Remember when John Oliver joked with Edward Snowden about the NSA’s ability to collect dick pics? “The good news is there’s no program named the Dick-Pic Program,” the whistleblower reassured Oliver, and perhaps we should take that as some form of cold comfort.
The bad news is that two years after Snowden’s leaks started ricocheting around the world, and despite some notable gains — a mass surveillance clause in the Patriot Act struck down, an ambitious new Internet Bill of Rights passed in Brazil — the surveillance state is fighting hard to hold on to the ability to vacuum up calls, emails and data on on all of us.
Last month a U.S. federal appeals court reversed a judge’s order to stop the NSA from bulk collecting telephone data on hundreds of millions of Americans. Meanwhile, in Colombia, a recent investigation found intelligence agencies illegally collecting vast amounts of data on innocent citizens without judicial warrants, using American technology. And across the pond, UK intelligence services are lobbying hard for a new expanded “snoopers charter” to enshrine greater surveillance rights and data collection into law.
Dedicated program or not, that’s a hell of a lot of dick pics sucked up by the surveillance state.
It’s kind of funny, but not really. Because what we’re watching is an entrenchment by governments across the world who, once they’ve developed a taste for the ever-expanding grab bag of affordable snooping technology, have no intention of kicking their mass surveillance habit.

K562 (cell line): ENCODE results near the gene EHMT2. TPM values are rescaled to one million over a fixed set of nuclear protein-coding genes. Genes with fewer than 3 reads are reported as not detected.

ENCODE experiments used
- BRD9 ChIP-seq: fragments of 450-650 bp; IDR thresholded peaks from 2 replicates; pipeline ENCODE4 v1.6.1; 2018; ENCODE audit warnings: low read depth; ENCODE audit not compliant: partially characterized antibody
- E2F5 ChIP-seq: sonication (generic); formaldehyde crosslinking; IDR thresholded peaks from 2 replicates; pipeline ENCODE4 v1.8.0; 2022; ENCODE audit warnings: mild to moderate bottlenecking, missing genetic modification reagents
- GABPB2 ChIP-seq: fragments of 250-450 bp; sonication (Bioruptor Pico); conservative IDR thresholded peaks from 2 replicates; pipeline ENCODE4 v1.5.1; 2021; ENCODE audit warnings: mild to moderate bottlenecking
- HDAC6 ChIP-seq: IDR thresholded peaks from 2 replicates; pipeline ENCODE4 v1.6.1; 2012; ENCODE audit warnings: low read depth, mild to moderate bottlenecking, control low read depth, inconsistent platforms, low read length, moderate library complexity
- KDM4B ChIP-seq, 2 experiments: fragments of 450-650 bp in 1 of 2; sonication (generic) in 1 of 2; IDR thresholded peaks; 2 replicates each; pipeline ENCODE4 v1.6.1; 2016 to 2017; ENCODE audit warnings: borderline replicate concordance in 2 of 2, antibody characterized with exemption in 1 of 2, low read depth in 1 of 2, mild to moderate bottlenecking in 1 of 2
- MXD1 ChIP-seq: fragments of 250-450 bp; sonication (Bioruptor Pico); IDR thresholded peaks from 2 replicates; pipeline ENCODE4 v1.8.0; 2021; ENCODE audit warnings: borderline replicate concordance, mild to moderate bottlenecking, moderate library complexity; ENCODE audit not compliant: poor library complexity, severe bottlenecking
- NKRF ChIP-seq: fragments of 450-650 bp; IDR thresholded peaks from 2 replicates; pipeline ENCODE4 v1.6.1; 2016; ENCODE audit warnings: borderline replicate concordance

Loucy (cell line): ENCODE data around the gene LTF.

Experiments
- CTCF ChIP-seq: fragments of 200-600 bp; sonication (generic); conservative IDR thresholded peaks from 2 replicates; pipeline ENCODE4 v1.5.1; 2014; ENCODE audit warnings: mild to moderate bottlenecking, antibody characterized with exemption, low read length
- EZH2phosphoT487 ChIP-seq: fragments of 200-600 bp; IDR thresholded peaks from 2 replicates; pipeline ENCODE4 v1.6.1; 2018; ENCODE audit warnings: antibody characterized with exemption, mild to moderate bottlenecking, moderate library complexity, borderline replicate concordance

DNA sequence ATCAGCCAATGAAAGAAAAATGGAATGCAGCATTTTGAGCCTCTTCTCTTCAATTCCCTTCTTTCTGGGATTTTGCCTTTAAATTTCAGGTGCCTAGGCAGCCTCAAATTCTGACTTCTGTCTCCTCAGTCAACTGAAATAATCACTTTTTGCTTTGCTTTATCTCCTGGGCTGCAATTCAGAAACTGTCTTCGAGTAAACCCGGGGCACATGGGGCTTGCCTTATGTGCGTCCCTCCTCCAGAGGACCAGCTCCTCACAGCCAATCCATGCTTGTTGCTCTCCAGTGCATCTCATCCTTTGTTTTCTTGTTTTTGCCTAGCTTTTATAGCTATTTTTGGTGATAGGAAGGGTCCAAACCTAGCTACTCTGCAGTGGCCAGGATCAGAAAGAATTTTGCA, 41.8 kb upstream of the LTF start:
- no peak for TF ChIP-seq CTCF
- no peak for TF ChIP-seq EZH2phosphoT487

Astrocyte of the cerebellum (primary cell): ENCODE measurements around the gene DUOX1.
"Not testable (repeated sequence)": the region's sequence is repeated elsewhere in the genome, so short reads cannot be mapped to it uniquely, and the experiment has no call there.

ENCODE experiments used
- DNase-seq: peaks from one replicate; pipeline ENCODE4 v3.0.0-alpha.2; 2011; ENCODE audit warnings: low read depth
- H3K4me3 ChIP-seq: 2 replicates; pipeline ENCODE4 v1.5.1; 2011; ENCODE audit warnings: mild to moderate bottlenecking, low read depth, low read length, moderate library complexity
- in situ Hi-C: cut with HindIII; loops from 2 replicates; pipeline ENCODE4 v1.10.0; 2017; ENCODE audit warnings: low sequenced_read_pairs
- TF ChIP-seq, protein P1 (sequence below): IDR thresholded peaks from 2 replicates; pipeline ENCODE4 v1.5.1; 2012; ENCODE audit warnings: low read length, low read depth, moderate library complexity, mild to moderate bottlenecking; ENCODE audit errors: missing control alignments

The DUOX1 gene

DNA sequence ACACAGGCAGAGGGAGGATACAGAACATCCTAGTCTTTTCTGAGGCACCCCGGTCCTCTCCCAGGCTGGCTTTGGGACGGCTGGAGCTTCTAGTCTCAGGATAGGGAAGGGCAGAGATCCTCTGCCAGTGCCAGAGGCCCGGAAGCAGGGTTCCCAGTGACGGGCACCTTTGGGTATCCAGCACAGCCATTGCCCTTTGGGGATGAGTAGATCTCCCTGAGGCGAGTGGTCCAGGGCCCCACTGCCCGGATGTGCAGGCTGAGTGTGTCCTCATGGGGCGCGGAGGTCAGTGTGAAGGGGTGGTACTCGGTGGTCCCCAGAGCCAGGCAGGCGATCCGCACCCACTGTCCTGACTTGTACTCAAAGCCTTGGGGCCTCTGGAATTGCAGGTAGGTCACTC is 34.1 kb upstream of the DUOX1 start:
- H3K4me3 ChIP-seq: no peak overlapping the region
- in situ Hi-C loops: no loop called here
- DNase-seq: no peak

It doesn’t have to be like this. Whistleblowers who bravely show us how states work in the shadows are a public good, and the documents leaked by Edward Snowden made crystal clear how far surveillance had gone off the rails in the United States. The same is true internationally: Angela Merkel, Dilma Rousseff— nobody is safe and secure in their communications.
Now we have a chance to change this, on a global scale.
Looking at the arms trade for lessons in international regulation isn’t an obvious place to start, but it’s instructive. A global treaty to regulate an industry used to working in the shadows started out as a pie-in-the-sky idea, and the betting odds were slim. With arms pouring into war zones in Central America and elsewhere, leaving death and destruction in their wake, former Costa Rican President Oscar Arias wondered how the global arms trade, fueled by profit-hungry arms manufacturers, could ever be held to legally enforceable human rights standards?
Late last year and many battles (literal, rhetorical and political) later, Arias watched his idea became international law, in the landmark Arms Trade Treaty. Signed by more than 130 countries and ratified at the UN, the treaty is designed to make it more difficult for arms dealers to ship weapons to conflict zones rife with human rights abuses. The agreement is imperfect, with major arms-dealing nations like China and Russia opting out, but it’s a massive step toward reigning in one of the shadiest businesses on the planet.